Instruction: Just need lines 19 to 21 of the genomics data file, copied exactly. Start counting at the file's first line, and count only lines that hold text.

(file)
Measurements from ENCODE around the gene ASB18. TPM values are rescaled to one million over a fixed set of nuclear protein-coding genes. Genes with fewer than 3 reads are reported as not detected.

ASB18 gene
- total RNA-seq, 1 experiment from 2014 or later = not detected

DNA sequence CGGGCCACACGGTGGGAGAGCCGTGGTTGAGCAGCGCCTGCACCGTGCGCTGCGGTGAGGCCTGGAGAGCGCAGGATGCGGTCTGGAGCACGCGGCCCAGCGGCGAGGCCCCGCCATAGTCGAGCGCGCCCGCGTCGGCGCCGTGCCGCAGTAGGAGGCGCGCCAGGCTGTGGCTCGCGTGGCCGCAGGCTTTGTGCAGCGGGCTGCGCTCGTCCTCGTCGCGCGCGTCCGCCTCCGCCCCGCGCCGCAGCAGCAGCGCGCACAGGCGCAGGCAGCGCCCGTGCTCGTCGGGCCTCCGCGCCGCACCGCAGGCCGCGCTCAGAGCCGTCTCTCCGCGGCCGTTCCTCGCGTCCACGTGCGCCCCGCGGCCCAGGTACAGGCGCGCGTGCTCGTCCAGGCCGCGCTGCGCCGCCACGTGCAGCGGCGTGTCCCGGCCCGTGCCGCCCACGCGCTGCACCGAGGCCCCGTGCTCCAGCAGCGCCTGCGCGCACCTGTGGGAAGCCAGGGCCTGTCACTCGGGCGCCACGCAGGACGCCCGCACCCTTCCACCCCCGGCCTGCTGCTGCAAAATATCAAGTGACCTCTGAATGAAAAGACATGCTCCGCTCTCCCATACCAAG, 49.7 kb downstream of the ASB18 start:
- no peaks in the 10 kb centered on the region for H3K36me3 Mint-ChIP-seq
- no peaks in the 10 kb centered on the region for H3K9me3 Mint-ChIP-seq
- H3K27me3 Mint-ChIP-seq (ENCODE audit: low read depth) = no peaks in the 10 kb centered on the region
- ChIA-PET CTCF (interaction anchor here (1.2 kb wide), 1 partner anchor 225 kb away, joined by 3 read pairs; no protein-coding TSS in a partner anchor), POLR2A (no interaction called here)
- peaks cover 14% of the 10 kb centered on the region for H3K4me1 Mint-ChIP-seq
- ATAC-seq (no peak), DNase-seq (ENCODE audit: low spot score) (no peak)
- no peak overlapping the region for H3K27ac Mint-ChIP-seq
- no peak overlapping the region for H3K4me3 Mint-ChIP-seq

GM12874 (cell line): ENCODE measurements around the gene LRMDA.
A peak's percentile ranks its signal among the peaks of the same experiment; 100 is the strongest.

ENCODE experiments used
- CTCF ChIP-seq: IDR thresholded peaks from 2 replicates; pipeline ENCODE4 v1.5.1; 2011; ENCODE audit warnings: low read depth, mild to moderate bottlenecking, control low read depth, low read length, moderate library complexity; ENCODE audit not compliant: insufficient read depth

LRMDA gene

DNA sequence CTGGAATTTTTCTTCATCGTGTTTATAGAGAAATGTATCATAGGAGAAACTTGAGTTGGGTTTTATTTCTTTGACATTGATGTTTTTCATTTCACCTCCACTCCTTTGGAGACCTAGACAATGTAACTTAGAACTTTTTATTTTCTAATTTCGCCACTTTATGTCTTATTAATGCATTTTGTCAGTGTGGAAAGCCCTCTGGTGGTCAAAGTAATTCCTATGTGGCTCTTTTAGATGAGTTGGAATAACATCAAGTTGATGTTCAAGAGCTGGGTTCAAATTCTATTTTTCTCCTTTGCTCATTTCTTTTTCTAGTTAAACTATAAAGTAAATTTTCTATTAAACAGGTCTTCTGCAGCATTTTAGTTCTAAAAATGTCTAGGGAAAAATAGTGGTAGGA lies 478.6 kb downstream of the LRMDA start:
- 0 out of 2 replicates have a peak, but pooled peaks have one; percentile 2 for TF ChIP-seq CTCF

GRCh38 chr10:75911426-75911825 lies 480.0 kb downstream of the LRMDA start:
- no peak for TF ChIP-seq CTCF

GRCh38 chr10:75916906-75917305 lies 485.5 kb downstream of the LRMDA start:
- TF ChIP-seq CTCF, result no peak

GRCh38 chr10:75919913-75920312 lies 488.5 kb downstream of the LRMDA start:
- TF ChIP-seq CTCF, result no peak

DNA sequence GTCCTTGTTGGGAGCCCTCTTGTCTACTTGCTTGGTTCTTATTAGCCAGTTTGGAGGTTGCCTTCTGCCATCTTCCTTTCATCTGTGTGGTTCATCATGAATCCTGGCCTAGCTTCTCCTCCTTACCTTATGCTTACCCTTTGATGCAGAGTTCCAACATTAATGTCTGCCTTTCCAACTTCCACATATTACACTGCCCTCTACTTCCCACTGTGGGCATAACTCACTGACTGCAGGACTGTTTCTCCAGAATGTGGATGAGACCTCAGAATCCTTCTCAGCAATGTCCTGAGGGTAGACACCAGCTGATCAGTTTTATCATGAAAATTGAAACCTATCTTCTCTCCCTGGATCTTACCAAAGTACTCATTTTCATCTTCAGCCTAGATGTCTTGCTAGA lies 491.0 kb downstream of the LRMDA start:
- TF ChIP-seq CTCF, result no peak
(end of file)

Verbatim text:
- 0 out of 2 replicates have a peak, but pooled peaks have one; percentile 2 for TF ChIP-seq CTCF

GRCh38 chr10:75911426-75911825 lies 480.0 kb downstream of the LRMDA start:
- no peak for TF ChIP-seq CTCF